State of the city: Development on the horizon in Newport
Development, business and tax base dominated Newport Mayor Dan Lund's state of the city address and town hall meeting Oct. 3.
Development in the city is mostly "infill" homes, Lund said, adding new houses on unoccupied lots. The largest residential project in the city is the proposed Catherine Drive development on 55 acres in the northeast end of the city.
Lund said these homes could really help the city tax base, which has been a challenge for the city the past few years.
"Newport homes are the fastest rising property value segment anywhere in the county," he said.
"And what that means is over the past three or four years Newport's homeowners have paid an ever-increasing share of the levy for the school district and the county ... it's tough," he said.
"We are working on new residential construction ... that will lower the burden of the city's taxes on the current homeowners. We're doing what we can to hold those increases as low as we can, but not likely to stop in the near term."
At least one new business will be added late this year to the new business park area at the former Raceway to Fun site. Meyer Distributing is the first tenant announced for the office and retail space currently under construction.
Other commercial sites in the city are being marketed, Lund said, but are not yet filled, including a Glen Road and Seventh Avenue site and a Hastings Avenue and Ford Road site.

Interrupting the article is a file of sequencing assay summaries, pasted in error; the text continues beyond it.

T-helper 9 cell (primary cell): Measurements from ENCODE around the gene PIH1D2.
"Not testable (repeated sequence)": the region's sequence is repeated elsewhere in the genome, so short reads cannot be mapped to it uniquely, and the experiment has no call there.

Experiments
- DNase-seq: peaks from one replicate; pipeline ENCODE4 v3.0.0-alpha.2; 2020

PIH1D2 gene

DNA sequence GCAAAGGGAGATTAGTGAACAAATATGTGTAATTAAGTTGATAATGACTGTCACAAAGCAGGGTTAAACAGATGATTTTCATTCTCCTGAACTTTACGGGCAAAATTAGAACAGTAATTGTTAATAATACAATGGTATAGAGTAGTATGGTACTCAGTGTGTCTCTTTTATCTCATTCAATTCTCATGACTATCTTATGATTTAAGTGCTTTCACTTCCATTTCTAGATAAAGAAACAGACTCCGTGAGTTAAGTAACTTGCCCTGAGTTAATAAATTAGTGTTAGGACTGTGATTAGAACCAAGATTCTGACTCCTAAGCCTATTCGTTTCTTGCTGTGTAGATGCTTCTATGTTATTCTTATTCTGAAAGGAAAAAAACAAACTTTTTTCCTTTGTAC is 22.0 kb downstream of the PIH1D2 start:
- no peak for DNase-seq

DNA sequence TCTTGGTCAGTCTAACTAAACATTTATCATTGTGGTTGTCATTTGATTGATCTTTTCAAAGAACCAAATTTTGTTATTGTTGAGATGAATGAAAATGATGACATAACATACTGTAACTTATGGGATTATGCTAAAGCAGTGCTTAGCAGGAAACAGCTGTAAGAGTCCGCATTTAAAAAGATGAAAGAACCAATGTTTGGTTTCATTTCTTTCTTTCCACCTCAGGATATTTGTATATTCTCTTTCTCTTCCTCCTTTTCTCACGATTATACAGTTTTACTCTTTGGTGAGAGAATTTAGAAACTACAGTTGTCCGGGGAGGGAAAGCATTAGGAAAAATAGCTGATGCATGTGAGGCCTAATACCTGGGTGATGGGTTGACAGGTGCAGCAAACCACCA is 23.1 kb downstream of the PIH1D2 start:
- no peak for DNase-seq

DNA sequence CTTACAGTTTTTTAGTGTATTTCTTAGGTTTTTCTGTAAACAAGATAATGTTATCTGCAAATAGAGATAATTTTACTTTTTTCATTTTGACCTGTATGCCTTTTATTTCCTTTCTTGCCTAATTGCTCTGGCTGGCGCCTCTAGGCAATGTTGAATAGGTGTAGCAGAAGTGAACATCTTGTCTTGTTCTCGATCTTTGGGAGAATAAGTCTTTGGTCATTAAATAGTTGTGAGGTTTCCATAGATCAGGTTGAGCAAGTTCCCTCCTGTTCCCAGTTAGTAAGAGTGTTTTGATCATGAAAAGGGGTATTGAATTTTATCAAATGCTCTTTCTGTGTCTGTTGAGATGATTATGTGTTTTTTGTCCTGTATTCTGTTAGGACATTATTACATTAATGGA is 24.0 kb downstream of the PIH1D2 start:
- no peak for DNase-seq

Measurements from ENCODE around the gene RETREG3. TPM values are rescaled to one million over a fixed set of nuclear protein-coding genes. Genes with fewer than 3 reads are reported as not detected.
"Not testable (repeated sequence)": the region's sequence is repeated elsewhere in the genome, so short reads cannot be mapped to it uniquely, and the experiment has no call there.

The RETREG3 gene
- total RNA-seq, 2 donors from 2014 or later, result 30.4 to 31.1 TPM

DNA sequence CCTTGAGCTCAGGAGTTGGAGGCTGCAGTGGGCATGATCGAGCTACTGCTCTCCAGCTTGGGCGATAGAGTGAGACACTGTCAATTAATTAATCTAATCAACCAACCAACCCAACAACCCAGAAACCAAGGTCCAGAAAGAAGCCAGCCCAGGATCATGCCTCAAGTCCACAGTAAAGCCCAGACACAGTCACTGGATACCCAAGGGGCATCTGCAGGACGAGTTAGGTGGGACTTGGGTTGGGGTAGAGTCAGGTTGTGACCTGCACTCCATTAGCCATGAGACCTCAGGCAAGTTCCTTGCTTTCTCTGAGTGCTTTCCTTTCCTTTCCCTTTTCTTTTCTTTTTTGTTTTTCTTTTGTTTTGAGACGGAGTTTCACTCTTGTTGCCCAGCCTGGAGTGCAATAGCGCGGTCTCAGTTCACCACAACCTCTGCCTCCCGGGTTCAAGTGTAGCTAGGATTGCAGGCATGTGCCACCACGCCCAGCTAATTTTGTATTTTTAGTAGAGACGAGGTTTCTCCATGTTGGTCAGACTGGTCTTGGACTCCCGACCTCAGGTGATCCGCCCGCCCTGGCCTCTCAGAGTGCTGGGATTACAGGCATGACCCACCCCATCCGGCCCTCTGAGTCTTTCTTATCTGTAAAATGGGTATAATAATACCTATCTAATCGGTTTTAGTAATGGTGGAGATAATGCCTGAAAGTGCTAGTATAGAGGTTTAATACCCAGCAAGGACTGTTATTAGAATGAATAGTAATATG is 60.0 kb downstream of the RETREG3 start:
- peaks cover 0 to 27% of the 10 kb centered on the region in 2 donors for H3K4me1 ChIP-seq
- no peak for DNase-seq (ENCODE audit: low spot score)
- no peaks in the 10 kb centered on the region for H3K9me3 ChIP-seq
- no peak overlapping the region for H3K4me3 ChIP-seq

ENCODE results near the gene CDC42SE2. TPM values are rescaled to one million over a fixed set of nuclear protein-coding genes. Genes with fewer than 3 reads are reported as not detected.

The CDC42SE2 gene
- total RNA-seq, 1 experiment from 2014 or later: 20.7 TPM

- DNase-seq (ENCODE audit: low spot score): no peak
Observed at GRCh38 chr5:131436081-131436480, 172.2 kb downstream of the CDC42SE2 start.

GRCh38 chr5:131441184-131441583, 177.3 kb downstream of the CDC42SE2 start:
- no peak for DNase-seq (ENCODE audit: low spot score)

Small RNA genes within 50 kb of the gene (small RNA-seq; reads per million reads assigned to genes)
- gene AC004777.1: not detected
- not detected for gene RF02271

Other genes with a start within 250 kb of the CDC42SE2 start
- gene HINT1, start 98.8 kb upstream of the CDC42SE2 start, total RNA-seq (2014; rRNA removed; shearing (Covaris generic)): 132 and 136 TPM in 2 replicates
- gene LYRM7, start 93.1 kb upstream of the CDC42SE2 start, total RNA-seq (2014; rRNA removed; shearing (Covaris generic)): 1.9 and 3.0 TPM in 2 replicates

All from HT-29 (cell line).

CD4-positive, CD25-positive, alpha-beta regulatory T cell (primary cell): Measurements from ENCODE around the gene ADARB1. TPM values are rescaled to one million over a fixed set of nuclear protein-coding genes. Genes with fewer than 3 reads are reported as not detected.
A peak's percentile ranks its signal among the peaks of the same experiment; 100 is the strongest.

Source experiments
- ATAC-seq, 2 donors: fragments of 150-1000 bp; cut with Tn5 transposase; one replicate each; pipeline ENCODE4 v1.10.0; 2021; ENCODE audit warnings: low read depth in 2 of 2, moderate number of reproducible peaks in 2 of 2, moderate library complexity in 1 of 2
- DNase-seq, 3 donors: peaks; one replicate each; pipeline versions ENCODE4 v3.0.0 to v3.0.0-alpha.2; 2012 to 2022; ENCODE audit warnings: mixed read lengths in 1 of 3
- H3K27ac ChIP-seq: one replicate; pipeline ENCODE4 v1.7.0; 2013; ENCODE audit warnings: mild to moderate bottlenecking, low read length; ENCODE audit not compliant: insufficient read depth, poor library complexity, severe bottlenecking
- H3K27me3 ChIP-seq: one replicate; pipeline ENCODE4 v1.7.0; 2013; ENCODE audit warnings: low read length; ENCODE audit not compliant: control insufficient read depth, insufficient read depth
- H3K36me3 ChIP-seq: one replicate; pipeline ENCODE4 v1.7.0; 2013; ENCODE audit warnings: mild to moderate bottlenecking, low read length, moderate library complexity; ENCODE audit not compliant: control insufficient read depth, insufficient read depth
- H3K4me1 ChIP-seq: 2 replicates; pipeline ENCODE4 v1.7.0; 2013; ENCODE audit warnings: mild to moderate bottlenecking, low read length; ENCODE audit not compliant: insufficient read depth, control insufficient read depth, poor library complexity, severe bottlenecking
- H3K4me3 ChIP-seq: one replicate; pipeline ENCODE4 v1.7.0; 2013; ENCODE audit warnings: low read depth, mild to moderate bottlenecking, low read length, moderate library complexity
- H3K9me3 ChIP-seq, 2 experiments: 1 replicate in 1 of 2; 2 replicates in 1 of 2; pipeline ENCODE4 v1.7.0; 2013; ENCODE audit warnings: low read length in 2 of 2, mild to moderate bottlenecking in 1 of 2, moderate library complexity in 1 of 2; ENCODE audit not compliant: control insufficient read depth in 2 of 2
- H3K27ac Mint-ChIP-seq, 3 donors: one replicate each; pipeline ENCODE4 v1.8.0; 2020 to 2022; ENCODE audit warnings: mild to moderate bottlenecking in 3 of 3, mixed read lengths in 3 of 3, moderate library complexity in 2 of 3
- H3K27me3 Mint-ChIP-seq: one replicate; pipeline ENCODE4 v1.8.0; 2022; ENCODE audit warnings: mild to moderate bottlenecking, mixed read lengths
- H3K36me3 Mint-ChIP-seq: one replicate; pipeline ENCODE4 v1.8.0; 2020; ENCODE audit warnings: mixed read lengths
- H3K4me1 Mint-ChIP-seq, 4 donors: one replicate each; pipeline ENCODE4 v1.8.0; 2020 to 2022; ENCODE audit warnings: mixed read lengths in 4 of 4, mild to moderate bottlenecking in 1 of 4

City staff and the Park Board have also continued to work on increasing public access to the Mississippi River.
Most of the homes on Cedar Lane have been purchased by the city. Most of the sales will be reimbursed by FEMA (the Federal Emergency Management Agency), and the remaining 25 percent will be covered funded by the Minnesota Department of Natural Resources and the city.
"It's really a great deal for the city, we're really excited about it," Lund said. "It will be a wonderful opportunity for Newport to open up the river to its residents."
A town hall forum was held following Lund's address focused on business.
Resident Allie Boyd asked about how code enforcement could be improved, especially when it comes to city presentation from the highway.
"It's something need to do better on... ," Lund said. "The city council and planning commission are undertaking a complete review of the codes."
One resident asked what how the city planned to help current businesses in Newport that may be struggling.
Lund and City Administrator Deb Hill said there is a facade improvement program open to businesses in need of a facelift and business grant programs offered through the Washington County Community Development Agency that businesses can take advantage of.